Bluhm did not seek approval for the porch. Bluhm also admitted that she was aware of
the fifty-foot setback requirement when she caused the porch to be added to her mobile
home. An additional provision of the restrictions contains standards for materials used
in constructing and a ninety-day time limit to complete construction of "[a]ll detached
rooms, porches, utility buildings placed on any parcel and all additions to each mobile
home." The provision further provides that "[a]ny detached buildings shall be
constructed or placed no closer than six (6) feet to the back parcel line."
After a brief evidentiary hearing, the circuit court judge placed an oral
decision on the record denying relief to the Association. In justifying its ruling, the court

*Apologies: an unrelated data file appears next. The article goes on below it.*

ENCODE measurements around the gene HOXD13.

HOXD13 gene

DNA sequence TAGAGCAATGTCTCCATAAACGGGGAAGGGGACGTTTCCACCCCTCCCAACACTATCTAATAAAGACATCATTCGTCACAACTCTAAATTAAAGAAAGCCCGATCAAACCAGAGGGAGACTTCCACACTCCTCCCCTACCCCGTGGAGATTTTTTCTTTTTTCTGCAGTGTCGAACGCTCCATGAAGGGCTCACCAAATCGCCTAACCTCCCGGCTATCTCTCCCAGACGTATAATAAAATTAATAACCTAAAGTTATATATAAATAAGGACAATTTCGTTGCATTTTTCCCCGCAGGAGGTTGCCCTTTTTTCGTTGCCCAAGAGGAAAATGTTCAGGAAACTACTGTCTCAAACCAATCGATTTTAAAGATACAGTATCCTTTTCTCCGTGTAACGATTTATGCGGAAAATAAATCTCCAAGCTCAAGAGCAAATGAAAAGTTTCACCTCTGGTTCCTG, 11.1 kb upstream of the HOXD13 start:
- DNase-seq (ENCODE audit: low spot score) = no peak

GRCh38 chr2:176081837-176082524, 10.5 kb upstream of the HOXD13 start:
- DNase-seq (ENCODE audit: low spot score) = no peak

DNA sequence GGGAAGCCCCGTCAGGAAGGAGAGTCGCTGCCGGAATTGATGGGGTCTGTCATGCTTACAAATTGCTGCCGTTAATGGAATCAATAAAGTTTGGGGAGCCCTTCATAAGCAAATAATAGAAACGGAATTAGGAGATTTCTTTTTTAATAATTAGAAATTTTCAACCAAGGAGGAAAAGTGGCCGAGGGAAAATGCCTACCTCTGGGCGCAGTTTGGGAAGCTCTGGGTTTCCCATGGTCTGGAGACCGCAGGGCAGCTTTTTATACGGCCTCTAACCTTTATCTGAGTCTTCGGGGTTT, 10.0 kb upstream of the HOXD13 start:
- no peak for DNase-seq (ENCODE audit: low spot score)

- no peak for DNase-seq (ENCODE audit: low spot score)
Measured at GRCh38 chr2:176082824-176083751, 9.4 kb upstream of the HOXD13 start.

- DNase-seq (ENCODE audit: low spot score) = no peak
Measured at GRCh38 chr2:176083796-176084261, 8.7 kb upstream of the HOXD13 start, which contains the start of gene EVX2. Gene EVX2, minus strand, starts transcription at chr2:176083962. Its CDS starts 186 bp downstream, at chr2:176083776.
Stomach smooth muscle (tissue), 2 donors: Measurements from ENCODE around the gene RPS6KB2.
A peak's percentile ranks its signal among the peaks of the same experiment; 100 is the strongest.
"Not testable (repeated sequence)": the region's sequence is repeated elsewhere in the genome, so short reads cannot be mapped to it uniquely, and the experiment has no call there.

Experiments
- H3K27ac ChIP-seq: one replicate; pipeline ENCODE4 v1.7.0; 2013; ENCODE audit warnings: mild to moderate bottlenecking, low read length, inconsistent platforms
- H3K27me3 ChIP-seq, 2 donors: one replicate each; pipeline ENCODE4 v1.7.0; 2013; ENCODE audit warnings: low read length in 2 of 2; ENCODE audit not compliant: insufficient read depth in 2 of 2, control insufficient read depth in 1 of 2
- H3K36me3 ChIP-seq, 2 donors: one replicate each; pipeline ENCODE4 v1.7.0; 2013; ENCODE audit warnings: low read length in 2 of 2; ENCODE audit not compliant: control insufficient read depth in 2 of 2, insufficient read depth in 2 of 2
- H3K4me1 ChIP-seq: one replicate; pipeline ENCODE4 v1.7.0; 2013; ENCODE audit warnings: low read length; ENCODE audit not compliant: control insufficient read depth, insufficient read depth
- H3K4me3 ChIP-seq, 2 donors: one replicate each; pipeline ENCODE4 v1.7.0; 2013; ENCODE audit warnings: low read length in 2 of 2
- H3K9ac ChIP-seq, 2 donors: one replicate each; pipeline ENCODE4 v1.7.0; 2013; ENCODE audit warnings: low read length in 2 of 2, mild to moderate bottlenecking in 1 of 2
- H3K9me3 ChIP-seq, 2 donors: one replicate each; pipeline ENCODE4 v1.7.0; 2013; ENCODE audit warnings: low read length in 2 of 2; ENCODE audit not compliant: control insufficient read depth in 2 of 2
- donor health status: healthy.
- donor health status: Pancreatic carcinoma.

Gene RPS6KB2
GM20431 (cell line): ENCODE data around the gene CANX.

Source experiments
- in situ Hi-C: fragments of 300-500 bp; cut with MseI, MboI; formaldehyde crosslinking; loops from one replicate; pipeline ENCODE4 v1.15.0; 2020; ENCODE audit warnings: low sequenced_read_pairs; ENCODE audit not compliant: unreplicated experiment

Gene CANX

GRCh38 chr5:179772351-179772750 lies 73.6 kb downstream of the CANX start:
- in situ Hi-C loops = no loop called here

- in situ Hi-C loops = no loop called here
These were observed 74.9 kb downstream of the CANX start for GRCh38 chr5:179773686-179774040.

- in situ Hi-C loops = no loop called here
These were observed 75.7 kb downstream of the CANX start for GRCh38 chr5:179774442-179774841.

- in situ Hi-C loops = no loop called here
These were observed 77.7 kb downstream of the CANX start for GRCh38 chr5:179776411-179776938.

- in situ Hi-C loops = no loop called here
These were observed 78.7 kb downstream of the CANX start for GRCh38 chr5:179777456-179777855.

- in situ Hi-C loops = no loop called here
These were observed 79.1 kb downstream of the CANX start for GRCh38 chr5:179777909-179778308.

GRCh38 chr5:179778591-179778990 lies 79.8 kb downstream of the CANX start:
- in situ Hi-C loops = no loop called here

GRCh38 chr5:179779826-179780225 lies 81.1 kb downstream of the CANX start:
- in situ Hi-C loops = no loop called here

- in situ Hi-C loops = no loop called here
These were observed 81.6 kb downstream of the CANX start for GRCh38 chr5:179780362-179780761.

cited the definition of mobile home in section 723.003(3), Florida Statutes (2003):
The term "mobile home" means a residential structure,
transportable in one or more sections, which is 8 body feet
or more in width, over 35 body feet in length with the hitch,
built on an integral chassis, designed to be used as a
dwelling when connected to the required utilities, and not
originally sold as a recreational vehicle, and includes the
plumbing, heating, air-conditioning, and electrical systems
According to the circuit court, the porch, which was affixed to Bluhm's
mobile home at the roof, was not a mobile home because the porch had no wheels or
chassis. The porch was completely attached to the ground and was not transportable.
The court stated that because the porch was not a mobile home it was not subject to the
fifty-foot setback requirement in the restrictions. The court also stated that since the